Moving your business to the cloud helps you save costs, provides on-demand scaling, and increases the overall security of your IT systems.
When you start researching cloud computing and its benefits, you will find that cloud computing and cloud networking are often used interchangeably. Let's clear the fog. Cloud computing refers to leasing computational resources for storage, hosting, and using applications over the internet. On the other hand, cloud networking involves renting network resources from a third-party cloud provider.
Before highlighting the differences between cloud networking vs. cloud computing, let's understand what is cloud networking and cloud-based networks.
What is cloud networking?
Cloud networking refers to leasing network infrastructure and capabilities from a third-party cloud provider. Be it routers, firewalls, load balancers, adapters, etc., you can access all networking devices remotely using cloud networking. With cloud networking, you ensure smooth data exchange across your organization by designing, configuring, and managing network resources on the cloud.
There are two types of cloud networks – Cloud-based networks and cloud-enabled networks. In cloud-based networking, both network management software and hardware are rented from the cloud provider. On the other hand, a cloud-enabled network is a hybrid networking model wherein you manage your on-site network infrastructure using the cloud. Based on the networking needs of your organization, pick a networking model that promises maximum efficiency. If you are confused about which cloud provider you should choose, here are 10 questions you should ask when selecting a cloud provider for your business.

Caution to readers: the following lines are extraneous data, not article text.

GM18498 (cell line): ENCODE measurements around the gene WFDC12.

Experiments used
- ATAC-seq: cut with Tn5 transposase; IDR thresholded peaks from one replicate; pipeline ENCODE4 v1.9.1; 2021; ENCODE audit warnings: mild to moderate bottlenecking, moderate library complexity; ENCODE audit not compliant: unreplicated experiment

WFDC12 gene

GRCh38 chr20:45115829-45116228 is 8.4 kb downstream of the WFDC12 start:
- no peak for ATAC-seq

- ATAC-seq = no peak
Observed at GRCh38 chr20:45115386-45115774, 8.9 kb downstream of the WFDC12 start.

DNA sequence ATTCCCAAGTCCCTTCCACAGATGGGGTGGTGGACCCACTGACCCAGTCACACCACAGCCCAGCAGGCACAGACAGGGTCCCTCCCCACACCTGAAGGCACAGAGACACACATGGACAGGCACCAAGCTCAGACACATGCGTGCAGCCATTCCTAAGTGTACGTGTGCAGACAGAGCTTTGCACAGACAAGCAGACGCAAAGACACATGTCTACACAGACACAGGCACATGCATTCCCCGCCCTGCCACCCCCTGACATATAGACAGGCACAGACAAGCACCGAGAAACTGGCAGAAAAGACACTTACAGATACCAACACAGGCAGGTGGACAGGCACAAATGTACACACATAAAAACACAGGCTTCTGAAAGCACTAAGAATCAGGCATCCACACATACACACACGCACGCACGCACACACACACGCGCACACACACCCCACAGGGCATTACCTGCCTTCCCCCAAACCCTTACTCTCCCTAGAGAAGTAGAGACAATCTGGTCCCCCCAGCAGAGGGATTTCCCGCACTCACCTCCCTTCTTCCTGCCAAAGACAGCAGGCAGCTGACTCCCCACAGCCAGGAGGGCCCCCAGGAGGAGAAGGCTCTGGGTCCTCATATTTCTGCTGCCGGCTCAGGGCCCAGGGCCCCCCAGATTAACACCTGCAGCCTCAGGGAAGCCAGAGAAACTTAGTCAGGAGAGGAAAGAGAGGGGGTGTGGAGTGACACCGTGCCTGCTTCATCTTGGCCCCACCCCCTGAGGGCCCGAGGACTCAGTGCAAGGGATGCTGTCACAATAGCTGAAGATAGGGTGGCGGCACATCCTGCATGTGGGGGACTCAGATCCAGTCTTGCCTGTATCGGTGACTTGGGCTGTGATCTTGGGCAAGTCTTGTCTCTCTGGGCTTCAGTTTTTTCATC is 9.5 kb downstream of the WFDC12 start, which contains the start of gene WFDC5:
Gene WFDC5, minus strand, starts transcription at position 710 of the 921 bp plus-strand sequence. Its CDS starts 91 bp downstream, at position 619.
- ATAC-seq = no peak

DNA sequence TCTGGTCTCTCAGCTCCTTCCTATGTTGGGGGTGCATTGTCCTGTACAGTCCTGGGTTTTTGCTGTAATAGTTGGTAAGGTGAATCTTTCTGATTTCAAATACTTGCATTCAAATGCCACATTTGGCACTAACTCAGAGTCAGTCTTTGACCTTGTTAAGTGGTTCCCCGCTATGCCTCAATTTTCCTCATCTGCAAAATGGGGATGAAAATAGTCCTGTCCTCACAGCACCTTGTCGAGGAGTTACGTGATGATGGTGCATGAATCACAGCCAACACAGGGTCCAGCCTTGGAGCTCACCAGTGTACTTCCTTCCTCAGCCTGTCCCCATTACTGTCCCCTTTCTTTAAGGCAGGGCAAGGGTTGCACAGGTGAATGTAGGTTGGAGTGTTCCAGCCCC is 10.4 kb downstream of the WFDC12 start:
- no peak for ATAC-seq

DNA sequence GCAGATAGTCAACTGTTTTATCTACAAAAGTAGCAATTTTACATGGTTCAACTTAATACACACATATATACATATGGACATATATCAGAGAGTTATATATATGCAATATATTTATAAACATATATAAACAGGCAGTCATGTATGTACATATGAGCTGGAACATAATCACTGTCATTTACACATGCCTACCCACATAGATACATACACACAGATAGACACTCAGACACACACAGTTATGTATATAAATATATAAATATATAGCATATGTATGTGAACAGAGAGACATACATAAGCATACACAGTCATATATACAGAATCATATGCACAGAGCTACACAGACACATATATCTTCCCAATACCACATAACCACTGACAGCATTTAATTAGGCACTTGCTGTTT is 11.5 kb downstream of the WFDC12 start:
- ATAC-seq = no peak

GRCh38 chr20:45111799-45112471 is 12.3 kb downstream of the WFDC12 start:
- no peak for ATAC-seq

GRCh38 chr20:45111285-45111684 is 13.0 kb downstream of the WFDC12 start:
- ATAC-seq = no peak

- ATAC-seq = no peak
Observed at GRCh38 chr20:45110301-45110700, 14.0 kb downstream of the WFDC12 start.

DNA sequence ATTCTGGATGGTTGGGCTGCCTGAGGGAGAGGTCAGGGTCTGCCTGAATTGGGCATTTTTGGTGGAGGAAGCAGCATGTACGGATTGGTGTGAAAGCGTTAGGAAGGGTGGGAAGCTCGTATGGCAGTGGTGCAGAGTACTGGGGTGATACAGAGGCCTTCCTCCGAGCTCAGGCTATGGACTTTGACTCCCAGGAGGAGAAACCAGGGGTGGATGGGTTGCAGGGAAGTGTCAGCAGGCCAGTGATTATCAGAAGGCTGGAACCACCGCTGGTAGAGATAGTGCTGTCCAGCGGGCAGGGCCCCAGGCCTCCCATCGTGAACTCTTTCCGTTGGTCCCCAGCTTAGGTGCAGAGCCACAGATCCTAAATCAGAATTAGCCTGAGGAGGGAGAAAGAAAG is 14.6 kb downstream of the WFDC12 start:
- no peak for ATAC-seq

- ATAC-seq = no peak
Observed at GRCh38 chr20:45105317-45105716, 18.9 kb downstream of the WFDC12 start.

Cloud Computing vs. Networking
Cloud computing involves renting third-party servers for storage, hosting applications, and managing databases over the internet. Whereas, using off-premise servers and network resources to build and manage your IT network is called cloud networking. Both cloud computing and networking eliminate the need to purchase expensive hardware to run business operations.
Now that we have settled the cloud computing vs. networking debate, let's look at cloud computing use cases.
There are mainly five cloud computing services:
1. Software as a Service (SaaS) - SaaS refers to on-demand applications hosted on the cloud. Google Workspace (formerly GSuite), Slack, Salesforce, and Dropbox, are some popular SaaS platforms.
2. Platform as a Service (PaaS) - PaaS provides a cloud-based development environment enabling you to build, test, manage, and deploy applications. PaaS services include Microsoft Azure, Google App Engine, and OpenShift
.3. Infrastructure as a Service (IaaS) - IaaS providers allow you to access computing, networking, and storage resources over the internet. Amazon Web Services, DigitalOcean, and Google Compute Engine (GCE) are amongst the prominent IaaS providers.
4. Hardware as a Service (HaaS) - HaaS involves renting hardware equipment such as servers, laptops, and networking equipment for your organization. In cloud-based HaaS, you pay for virtual leasing IT equipment.
5. Network as a Service (NaaS) - NaaS is a cloud service model where you lease networking resources from cloud providers.